Manage episode 319511543 series 2456095
Katherine Druckman and Doc Searls talk to Petros Koutoupis about how big tech navigates the ad tech landscape, for better or worse.
Special Guest: Petros Koutoupis.
- Subprime Attention Crisis: Advertising and the Time Bomb at the Heart of the Internet (FSG Originals x Logic): Hwang, Tim: 9780374538651: Amazon.com: Books — In Subprime Attention Crisis, Tim Hwang investigates the way big tech financializes attention. In the process, he shows us how digital advertising―the beating heart of the internet―is at risk of collapsing, and that its potential demise bears an uncanny resemblance to the housing crisis of 2008.
- Amazon has a $31 billion a year advertising business — Amazon revealed Thursday just how big its advertising business has become. It generated $31.2 billion in revenue in 2021, with fourth-quarter sales rising 32%, according to the retailer’s fourth-quarter earnings statement.
- A public apology - on screwing up by not questioning assumptions - my talk at #BIF10 - Ethan Zuckerman — About a month ago, I wrote an article about a simple idea. I asked whether anyone really believed that advertising should be the main way we supported content and services on the internet. Given how poorly banner advertising on the web worksGiven that nobody likes banner ads, and given that the current system puts users under surveillance, which in turn seems to inure us to government surveillance, I wondered whether there might be a better way.
- Doc Searls Weblog · Apple vs (or plus) Adtech, Part I — If you haven’t seen it yet, watch Apple’s Privacy on iPhone | tracked ad. In it a guy named Felix (that’s him, above) goes from a coffee shop to a waiting room somewhere, accumulating a vast herd of hangers-on along the way. The herd represents trackers in his phone, all crowding his personal space while gathering private information about him. The sound track is “Mind Your Own Business,” by Delta 5.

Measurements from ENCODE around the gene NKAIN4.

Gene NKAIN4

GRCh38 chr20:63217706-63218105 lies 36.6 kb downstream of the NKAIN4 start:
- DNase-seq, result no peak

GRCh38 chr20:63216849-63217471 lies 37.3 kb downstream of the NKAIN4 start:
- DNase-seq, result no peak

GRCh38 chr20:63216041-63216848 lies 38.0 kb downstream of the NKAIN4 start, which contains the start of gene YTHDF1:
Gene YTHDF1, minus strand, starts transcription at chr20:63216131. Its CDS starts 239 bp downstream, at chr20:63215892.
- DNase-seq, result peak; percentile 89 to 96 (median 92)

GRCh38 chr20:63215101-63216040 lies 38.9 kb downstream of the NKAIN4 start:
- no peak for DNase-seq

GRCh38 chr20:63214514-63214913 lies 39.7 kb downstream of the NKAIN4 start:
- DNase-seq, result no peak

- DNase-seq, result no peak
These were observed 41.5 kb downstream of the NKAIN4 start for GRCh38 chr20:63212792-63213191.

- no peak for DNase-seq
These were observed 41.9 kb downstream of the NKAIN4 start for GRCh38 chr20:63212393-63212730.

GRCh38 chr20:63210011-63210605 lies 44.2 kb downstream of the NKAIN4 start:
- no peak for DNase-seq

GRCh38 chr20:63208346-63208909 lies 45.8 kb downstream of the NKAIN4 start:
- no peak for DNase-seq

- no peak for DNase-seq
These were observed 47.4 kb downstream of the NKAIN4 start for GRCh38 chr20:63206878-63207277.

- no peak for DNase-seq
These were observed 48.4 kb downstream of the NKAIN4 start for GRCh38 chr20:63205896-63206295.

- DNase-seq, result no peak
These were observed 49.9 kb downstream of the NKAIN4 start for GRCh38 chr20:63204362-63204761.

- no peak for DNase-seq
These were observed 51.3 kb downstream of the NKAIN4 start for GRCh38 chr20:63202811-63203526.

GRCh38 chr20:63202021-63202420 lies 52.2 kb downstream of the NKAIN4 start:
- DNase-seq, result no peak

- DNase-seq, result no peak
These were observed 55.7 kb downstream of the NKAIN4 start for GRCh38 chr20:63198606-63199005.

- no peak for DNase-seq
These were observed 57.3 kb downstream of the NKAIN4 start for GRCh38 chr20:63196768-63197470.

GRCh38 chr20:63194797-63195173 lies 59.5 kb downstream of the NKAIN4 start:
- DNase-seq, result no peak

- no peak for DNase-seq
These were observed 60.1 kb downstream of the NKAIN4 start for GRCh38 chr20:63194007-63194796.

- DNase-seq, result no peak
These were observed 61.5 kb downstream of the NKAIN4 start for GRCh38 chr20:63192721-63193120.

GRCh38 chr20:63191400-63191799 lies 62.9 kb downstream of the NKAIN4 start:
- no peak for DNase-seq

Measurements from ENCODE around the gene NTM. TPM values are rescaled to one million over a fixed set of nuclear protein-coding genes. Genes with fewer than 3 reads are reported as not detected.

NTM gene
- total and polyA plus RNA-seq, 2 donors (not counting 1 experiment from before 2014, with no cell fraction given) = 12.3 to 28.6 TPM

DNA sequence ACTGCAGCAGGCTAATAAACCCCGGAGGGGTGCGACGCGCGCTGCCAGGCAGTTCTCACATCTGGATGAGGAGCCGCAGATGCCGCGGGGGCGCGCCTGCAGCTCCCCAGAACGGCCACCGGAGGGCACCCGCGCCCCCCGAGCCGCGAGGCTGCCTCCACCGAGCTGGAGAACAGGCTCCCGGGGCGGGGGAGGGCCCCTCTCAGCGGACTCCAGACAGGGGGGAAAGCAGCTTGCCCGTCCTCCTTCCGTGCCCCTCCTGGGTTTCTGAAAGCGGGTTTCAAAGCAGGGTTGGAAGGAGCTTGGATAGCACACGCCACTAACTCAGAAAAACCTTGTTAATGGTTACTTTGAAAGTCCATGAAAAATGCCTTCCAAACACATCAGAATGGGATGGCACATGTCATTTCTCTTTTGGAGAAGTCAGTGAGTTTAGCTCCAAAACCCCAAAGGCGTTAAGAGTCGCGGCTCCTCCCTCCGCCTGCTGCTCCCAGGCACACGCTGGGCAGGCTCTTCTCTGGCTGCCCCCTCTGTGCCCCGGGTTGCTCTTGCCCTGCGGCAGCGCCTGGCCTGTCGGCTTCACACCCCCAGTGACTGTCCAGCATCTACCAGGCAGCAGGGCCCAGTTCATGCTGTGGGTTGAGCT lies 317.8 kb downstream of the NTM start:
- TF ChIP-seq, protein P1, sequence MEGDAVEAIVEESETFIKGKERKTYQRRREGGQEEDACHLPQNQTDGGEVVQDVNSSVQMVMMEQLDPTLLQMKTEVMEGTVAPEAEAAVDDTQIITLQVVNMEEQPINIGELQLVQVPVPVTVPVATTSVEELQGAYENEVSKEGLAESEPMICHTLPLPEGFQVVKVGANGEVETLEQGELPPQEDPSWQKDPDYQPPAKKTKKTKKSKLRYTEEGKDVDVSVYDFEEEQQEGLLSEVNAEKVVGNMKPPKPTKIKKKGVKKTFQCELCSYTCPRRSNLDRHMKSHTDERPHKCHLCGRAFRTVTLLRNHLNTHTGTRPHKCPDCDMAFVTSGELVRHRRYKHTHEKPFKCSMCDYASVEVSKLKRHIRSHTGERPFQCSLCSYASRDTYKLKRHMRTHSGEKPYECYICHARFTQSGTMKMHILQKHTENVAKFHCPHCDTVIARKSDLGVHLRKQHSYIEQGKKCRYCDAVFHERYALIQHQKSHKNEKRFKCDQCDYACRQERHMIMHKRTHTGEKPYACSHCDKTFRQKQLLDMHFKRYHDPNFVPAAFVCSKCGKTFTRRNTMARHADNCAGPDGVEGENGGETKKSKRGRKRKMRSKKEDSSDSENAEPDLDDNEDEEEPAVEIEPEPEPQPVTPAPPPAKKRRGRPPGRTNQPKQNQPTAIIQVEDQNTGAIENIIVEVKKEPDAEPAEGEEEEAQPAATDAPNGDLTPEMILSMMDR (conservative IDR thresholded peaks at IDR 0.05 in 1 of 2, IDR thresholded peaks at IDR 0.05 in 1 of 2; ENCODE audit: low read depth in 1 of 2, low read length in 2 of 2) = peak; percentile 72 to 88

- Fighting FLoC and Fighting Monopoly Are Fully Compatible | Electronic Frontier Foundation — Are tech giants really damned if they do and damned if they don’t (protect our privacy)?
- Facebook says Apple iOS privacy change will cost $10 billion this year — Facebook said on Wednesday that Apple’s App Tracking Transparency feature would decrease the company’s 2022 sales by about $10 billion.
- Google Drops FLoC and Introduces Topics API to Replace Tracking Cookies for Ads — Google on Tuesday announced that it is abandoning its controversial plans for replacing third-party cookies in favor of a new Privacy Sandbox proposal called Topics, which categorizes users' browsing habits into approximately 350 topics. The new mechanism, which takes the place of FLoC (short for Federated Learning of Cohorts), slots users' browsing history for a given week into a handful of top pre-designated interests (i.e., topics), which are retained only on the device for a revolving period of three weeks.
- GDPR enforcer rules that IAB Europe's consent popups are unlawful - Irish Council for Civil Liberties — Google, Amazon, and the entire tracking industry relies on IAB Europe’s consent system, which has now been found to be illegal following complaints coordinated by ICCL. EU data protection authorities find that the consent popups that plagued Europeans for years are illegal. All data collected through them must be deleted. This decision impacts Google’s, Amazon’s and Microsoft’s online advertising businesses.
- Case number: DOS-2019-01377 Concerning: Complaint relating to Transparency & Consent Framework